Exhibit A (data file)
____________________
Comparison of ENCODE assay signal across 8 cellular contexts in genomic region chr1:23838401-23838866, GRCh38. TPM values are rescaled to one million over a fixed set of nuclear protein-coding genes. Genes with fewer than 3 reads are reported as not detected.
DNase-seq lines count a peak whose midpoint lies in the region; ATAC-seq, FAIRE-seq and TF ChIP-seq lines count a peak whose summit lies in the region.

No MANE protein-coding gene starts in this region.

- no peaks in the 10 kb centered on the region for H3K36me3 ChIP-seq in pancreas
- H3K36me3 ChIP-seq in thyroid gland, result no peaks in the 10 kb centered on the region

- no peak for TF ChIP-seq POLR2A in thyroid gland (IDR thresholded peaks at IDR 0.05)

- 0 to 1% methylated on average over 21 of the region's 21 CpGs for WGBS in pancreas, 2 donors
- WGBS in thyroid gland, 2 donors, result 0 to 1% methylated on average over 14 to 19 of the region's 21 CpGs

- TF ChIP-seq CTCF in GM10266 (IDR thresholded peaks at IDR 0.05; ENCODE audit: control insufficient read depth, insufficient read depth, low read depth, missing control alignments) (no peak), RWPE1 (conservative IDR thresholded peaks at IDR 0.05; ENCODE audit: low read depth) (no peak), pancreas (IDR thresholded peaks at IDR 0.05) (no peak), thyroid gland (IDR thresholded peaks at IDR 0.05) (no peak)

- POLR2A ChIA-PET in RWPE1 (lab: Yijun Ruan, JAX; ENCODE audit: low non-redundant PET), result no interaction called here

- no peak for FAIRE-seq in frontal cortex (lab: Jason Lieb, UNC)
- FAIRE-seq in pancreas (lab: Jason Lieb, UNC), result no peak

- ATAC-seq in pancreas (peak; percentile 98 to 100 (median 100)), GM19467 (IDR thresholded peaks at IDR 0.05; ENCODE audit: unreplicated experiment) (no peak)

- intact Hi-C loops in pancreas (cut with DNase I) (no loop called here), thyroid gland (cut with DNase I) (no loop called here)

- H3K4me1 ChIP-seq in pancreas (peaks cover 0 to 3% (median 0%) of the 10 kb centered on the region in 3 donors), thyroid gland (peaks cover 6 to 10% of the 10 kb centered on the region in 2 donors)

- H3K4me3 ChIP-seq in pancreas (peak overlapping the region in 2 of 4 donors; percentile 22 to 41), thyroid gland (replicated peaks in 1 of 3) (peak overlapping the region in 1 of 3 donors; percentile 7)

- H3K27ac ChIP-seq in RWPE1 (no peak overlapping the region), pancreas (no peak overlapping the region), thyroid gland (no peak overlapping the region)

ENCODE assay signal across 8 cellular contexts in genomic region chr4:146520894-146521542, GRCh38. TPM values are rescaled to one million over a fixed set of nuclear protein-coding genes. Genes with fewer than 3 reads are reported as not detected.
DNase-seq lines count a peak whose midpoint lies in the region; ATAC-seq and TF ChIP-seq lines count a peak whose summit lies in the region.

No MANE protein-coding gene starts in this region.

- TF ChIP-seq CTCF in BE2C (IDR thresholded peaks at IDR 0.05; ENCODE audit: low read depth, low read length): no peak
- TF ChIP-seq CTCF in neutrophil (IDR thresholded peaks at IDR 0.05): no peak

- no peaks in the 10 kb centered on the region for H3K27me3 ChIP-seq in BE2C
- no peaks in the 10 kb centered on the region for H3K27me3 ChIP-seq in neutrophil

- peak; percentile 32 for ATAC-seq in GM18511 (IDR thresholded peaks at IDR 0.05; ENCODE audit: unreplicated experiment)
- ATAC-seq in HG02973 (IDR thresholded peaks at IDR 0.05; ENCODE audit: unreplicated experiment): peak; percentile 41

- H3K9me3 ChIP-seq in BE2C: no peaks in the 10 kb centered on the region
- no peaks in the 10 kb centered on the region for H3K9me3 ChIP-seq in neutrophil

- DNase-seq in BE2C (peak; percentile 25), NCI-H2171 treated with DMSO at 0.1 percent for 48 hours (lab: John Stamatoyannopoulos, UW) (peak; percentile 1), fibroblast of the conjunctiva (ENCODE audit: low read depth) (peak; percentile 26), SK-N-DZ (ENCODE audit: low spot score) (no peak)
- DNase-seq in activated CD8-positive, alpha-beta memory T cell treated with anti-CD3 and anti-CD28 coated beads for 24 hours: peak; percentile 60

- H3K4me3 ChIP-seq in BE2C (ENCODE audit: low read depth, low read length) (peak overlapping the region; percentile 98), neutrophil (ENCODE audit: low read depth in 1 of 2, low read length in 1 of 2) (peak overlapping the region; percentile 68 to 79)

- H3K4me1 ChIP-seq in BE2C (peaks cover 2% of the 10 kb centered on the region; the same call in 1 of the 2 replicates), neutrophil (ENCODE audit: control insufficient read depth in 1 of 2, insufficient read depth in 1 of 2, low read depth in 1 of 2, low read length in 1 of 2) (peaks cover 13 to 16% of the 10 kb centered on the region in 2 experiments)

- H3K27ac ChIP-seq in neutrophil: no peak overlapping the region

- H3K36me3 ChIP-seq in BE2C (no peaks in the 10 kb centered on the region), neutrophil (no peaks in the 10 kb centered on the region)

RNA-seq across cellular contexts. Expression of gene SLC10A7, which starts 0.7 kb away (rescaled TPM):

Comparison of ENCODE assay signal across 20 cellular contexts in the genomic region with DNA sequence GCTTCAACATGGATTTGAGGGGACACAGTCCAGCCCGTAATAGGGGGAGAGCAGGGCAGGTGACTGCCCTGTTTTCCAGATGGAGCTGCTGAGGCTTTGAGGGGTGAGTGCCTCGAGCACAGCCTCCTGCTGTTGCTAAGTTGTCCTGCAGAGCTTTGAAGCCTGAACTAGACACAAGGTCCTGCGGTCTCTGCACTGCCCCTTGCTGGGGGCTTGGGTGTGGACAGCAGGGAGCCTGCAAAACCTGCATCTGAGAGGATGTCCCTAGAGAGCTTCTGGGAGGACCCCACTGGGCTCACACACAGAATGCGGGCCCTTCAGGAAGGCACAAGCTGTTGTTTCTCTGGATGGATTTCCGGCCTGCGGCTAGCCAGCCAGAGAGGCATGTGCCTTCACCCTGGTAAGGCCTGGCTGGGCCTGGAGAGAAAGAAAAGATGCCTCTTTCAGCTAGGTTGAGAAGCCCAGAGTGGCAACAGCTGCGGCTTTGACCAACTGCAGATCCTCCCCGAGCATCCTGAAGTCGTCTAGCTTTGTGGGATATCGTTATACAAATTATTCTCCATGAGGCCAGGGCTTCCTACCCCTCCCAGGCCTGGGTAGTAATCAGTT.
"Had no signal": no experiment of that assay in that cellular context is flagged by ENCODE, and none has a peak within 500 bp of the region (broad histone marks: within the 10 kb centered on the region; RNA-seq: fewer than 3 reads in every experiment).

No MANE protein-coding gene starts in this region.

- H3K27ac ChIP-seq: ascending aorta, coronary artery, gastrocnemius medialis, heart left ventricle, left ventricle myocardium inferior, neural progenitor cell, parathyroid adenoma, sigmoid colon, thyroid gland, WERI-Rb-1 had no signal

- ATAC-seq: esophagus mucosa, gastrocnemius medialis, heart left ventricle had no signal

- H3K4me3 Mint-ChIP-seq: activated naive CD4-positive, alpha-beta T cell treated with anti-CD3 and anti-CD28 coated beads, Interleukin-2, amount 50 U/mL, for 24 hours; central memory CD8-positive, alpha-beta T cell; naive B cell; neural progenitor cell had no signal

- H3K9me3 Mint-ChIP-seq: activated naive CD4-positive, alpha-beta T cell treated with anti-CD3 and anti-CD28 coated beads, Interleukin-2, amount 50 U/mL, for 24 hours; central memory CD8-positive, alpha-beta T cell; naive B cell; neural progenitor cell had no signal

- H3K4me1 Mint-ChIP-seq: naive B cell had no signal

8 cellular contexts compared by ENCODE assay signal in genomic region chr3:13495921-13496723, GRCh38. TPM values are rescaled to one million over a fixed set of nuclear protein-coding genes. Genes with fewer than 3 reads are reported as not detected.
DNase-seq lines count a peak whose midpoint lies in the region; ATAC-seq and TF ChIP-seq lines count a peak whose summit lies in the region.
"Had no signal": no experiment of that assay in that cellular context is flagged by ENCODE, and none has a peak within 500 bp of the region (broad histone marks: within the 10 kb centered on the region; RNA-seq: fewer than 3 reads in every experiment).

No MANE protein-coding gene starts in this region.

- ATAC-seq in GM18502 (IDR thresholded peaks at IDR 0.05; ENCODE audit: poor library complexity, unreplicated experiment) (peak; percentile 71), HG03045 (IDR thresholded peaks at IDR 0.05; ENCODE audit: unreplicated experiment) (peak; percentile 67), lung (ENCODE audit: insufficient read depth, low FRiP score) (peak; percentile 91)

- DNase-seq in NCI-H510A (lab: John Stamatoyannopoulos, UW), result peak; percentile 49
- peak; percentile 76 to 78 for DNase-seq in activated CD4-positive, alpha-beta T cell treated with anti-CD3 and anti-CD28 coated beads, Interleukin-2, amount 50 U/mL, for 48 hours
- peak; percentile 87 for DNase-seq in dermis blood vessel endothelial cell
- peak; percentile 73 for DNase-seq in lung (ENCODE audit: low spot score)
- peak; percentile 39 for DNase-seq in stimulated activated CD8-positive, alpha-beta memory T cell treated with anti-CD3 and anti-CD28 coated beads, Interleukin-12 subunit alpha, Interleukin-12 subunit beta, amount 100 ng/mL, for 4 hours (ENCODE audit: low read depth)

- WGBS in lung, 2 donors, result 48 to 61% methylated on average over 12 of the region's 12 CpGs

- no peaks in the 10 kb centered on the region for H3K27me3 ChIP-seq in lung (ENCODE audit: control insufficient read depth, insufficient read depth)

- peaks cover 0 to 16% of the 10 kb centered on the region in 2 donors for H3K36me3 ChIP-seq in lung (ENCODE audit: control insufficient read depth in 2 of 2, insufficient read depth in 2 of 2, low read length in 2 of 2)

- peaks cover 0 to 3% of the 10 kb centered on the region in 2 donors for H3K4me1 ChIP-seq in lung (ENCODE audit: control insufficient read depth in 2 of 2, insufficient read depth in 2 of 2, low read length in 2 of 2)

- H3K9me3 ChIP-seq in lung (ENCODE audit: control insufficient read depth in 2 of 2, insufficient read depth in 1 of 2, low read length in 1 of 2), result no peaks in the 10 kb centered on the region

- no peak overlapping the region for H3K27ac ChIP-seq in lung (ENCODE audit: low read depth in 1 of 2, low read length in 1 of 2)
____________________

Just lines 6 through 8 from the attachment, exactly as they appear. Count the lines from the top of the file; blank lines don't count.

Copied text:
- no peak for TF ChIP-seq POLR2A in thyroid gland (IDR thresholded peaks at IDR 0.05)

- 0 to 1% methylated on average over 21 of the region's 21 CpGs for WGBS in pancreas, 2 donors
- WGBS in thyroid gland, 2 donors, result 0 to 1% methylated on average over 14 to 19 of the region's 21 CpGs